“A picture is worth a thousand words.” This phrase has been drilled into our heads since we were kids — what significance does it have in our everyday lives as marketing and advertising professionals?
It’s not just a word that applies to different countries and ethnicities. Yet, this is how we commonly think about culture, as some sort of invisible style of thinking that permeates a specific group of people.
If you’re managing a small business, odds are, you’re going it alone. I don’t mean you’re isolated or cut off. That isn’t a dig at your interpersonal skills. What I mean is, you’re probably a one-person marketing department. After all, that’s why you’re here: to hone your chops.
Was there ever a time that you felt compelled to raise prices, but you just couldn’t because you were afraid your customers wouldn’t like it? Perhaps you felt that if you were to raise your prices, your customers would leave you for your competitors, which, if bad enough, might cause…
Paul Smith had his work cut out for him. The associate director of Proctor Gamble’s market research department had just 20 minutes to make a successful pitch to upper management. He needed to secure additional funding for new research techniques.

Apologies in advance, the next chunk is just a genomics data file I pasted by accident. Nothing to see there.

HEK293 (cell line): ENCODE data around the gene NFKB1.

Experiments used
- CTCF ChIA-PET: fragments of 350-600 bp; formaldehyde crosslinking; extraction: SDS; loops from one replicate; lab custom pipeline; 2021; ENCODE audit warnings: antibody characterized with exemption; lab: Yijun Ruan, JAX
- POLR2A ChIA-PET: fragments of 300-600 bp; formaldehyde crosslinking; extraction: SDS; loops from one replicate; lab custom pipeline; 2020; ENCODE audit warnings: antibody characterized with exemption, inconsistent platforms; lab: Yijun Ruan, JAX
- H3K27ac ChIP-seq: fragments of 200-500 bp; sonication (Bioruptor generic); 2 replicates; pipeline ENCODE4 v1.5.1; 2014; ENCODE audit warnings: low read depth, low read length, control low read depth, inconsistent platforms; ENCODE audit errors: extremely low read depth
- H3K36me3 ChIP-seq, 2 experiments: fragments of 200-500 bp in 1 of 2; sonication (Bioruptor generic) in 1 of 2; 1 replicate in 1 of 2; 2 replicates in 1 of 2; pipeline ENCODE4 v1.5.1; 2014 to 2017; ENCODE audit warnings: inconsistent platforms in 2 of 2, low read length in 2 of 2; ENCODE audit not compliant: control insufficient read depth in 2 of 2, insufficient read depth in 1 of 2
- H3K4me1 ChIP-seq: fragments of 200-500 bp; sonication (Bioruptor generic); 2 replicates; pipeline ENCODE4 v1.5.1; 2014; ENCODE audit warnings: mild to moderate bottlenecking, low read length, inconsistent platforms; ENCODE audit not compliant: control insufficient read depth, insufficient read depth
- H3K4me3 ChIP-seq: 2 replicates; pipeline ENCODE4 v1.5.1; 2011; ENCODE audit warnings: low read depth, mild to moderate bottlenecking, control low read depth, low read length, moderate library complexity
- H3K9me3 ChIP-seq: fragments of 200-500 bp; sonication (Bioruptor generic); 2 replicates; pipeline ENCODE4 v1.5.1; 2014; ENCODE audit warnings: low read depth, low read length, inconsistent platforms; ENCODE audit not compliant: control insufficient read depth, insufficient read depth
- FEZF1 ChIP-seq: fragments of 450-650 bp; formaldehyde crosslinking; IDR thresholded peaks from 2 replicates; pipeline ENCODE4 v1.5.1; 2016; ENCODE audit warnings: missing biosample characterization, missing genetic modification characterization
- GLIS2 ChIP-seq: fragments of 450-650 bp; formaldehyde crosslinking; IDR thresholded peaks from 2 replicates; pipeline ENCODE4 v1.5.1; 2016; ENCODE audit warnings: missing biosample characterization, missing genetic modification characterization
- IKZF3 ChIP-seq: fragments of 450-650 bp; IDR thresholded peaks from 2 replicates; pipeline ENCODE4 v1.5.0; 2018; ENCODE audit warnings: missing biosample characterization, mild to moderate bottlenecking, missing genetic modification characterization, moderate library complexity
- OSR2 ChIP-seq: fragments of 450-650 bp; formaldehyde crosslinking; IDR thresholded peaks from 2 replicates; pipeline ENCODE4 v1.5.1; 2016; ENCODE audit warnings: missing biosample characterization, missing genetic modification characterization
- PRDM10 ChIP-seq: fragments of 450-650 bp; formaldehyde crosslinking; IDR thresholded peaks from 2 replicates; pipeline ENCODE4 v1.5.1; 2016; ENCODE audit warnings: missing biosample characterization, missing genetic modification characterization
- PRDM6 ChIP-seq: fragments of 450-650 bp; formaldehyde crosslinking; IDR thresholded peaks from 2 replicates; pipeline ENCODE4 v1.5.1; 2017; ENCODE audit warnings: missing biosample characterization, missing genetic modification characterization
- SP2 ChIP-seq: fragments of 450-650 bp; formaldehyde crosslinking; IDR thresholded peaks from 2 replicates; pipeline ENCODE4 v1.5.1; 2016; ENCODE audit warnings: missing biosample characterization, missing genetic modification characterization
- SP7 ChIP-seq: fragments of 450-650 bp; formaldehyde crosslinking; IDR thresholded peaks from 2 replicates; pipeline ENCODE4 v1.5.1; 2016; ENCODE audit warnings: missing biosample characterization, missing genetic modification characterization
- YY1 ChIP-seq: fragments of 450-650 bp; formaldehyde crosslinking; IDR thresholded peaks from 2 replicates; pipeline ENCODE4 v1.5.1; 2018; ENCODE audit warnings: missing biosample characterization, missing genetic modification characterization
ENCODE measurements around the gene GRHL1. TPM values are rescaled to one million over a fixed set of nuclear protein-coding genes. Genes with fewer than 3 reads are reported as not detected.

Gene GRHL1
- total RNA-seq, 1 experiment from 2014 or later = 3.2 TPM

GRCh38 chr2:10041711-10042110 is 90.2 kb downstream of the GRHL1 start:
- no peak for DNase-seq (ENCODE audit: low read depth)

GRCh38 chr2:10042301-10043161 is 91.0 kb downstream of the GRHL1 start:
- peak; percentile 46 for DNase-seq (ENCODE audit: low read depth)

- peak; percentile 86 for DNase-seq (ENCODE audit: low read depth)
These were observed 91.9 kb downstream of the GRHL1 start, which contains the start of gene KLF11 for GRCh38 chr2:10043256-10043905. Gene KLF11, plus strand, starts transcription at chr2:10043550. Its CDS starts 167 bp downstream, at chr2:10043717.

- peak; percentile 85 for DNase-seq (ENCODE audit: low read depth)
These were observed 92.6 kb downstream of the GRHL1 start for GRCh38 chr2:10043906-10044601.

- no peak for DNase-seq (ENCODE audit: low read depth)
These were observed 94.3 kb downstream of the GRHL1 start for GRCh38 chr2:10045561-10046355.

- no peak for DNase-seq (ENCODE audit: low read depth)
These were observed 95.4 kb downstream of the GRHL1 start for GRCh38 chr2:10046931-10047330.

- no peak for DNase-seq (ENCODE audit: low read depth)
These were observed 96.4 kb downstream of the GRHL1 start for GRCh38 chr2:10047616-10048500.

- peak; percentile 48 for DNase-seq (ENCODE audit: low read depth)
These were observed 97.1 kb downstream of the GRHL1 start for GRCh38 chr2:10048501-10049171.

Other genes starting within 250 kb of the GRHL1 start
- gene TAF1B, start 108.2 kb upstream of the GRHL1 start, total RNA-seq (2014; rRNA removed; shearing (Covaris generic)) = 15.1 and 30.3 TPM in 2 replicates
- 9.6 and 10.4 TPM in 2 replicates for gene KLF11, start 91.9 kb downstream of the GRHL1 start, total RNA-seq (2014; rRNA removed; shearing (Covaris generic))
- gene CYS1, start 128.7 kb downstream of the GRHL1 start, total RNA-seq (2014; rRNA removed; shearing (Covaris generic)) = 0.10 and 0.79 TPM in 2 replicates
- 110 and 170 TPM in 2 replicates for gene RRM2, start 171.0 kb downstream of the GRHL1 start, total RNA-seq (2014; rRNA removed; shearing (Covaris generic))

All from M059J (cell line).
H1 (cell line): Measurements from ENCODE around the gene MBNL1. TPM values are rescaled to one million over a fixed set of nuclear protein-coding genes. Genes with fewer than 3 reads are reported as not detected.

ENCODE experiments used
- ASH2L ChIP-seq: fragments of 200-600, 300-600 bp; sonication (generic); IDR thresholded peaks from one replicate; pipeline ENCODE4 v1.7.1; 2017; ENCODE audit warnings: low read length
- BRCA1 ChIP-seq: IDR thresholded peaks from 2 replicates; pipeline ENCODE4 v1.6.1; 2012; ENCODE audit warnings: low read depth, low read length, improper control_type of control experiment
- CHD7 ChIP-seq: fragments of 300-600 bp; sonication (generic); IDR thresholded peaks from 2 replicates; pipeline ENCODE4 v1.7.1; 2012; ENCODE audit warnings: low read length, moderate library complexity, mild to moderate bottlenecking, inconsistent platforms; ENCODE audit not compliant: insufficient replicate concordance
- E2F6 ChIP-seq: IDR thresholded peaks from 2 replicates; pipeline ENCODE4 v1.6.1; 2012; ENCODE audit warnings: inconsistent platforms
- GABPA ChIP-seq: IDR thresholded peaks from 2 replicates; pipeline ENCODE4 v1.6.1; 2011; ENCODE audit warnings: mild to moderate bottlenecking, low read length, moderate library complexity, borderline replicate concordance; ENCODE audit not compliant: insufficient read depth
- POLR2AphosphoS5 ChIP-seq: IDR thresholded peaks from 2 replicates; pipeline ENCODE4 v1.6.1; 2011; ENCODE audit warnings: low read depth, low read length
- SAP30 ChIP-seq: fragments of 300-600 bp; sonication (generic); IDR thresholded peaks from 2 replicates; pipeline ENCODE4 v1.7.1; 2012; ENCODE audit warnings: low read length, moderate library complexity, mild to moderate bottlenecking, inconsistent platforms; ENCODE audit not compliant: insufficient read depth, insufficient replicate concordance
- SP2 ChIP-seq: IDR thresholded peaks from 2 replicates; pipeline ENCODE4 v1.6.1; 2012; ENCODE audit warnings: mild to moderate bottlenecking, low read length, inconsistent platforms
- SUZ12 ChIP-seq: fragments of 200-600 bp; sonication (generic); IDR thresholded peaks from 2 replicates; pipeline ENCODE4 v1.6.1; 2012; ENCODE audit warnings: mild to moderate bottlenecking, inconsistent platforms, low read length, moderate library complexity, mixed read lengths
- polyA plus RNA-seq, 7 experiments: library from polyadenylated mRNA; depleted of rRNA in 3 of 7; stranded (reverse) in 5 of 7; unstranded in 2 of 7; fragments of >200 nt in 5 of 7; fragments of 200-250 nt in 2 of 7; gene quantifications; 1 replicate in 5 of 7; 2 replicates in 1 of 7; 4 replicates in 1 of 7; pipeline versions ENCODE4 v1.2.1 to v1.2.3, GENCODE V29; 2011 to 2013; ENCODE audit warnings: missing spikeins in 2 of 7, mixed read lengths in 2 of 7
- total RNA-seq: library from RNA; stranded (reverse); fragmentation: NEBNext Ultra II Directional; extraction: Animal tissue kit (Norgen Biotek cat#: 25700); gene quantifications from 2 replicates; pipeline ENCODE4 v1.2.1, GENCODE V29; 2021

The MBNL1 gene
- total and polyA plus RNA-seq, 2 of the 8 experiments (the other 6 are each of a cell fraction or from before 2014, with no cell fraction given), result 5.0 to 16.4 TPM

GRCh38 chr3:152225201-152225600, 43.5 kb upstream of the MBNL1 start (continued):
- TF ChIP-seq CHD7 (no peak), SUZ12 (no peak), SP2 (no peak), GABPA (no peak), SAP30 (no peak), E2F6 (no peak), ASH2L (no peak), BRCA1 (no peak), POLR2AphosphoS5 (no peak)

How do you feel about offering discounts to your customers? Most marketers I know have an opinion on this. Some hate it. Some love it. Discounts, loyalty offers, and other similar pricing strategies may seem like they would hurt your bottom line, but they’re a common business practice.
Did you know that 55 percent of visitors spend less than 15 seconds on a website? Regardless of your industry, product, service, etc., you’re dealing with an extremely small window of time before your visitors bolt.
Working in a competitive, oversaturated industry is not easy. There are dozens of similar companies, each and every one fighting for the same customers. If you are working in an industry like that, how do you survive?
Just how effective is online marketing at converting people from free to paid users of a particular tool? And is marketing the only thing that matters?